Ball-and-Stick Quasicrystal Model

• person123
In summary: There is something missing.The quasicrystal you are looking for is a rhombicuboctahedral quasicrystal.

person123

TL;DR Summary
I'm looking to 3D print a ball-and-stick model (think organic chemistry kit) of a quasicrystal, and I'm looking for some guidance.
I'm imagining something like this:

The image was taken from the following paper, and is described as a rhombicuboctahedral quasicrystal. The paper itself gets very technical (at least for me), describing projecting a 4D crystal into 3D space. It seems to me based off of a rhombicuboctahedron, although I don't know if it's correct to naively use the angles from that shape when creating a ball and stick model.

I'm not fixed on this particular type of quasicrystal; any aperiodic 3D structure would do. (The more aperiodic, or more specifically the fewer continuous open channels, the batter).

My main question is, for whatever quasicrystal I choose: how do I determine what the orientation of the balls in the holes should be?

I'm also curious how easy it would be to assemble. If my memory serves me well, when using Penrose tiles, it would always be possible to fit another piece in when tessellating with them -- you would (at least in general) never get stuck. Would something similar occur for a ball-and-stick quasicrystal?

There is a video of someone designing and printing a quasicrystal assembly, so I have some confidence this is doable, but this is very new to me, so any guidance would be very helpful.

Thanks!

First for other readers of this threads there are two distinct quasi crystal usages:

quasicrystal

vs

quasi-crystal

This thread discusses the first one, the quasicrystal.

I found this wiki article on it with a stick diagram of an icosahedral crystal diagram that may be what you are looking for.

https://en.wikipedia.org/wiki/Quasicrystal

person123 and berkeman
This is the image:

I'm still not sure how to figure out the orientation the holes in the balls would have to be though.

person123 said:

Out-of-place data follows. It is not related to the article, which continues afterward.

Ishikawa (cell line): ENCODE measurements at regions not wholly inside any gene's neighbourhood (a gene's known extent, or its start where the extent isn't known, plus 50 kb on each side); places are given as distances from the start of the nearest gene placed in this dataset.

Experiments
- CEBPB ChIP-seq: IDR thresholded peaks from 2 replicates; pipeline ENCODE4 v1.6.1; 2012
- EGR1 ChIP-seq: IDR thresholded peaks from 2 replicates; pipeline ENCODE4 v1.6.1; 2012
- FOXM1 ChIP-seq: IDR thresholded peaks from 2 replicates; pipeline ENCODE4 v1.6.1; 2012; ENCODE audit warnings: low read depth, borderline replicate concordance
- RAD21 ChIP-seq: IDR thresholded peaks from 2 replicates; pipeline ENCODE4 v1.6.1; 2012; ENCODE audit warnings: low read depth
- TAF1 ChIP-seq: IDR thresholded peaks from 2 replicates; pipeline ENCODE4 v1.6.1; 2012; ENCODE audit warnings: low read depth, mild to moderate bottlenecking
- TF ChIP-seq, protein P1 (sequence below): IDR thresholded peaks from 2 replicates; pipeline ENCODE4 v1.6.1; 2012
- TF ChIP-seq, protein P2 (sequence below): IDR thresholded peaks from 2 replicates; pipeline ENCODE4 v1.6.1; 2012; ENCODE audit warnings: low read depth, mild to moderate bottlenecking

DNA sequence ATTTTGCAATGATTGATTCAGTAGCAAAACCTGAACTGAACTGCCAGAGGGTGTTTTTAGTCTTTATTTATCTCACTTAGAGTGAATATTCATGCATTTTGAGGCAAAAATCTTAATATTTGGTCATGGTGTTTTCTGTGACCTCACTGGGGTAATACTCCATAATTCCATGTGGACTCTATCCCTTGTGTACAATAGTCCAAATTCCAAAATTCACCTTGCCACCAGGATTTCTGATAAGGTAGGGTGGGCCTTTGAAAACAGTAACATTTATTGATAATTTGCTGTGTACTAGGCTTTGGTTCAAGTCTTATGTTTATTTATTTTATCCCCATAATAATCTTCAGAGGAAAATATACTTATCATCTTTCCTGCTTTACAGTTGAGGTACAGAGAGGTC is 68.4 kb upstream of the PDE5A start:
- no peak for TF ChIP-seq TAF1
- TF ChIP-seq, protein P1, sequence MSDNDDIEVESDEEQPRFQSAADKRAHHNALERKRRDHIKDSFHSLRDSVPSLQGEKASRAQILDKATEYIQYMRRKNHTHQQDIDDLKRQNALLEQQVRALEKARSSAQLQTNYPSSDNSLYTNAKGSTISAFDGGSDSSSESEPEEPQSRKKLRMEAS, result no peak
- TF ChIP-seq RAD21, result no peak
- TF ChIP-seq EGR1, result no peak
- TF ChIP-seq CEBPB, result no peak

I'm still not sure how to figure out the orientation the holes in the balls would have to be though.
Wait, I thought you wanted to 3-D print this, but are you saying you are just going to 3-D print the sticks and the balls with holes in them to connect the balls with the sticks as you assemble this? I guess I misunderstood your original question...

Sorry for the confusion. Yes, I want to just 3D print the balls and sticks, allowing a person to assemble it.

Well, you will need the 3-D positions of each of the balls in the figure you want to make. If you have that data and know which balls need to connect to each other, the math isn't too bad to figure out the 3-D angles. The harder part is finding the 3-D position data for the figure you want to build. Can you find such data in the references of the Wikipedia article for one of the figures you want to build?

I can't find the data in references or other articles. I was able to find a CSV file from the video on the quasicrystal model. However, when I tried plotting the points (which I thought represented vertices), I got the following (blue is ##(x_1,y_1,z_1)## and red is ##(x_2,y_2,z_2)##):

This is what the actual model looks like:

Clearly I'm misunderstanding what the data in the file is representing.

Last edited:
Check the file format, maybe that file gives the connecting sticks as lines.
Line from x1, y1, z1 to x2, y2, z2; gives the ends of every line in 3D.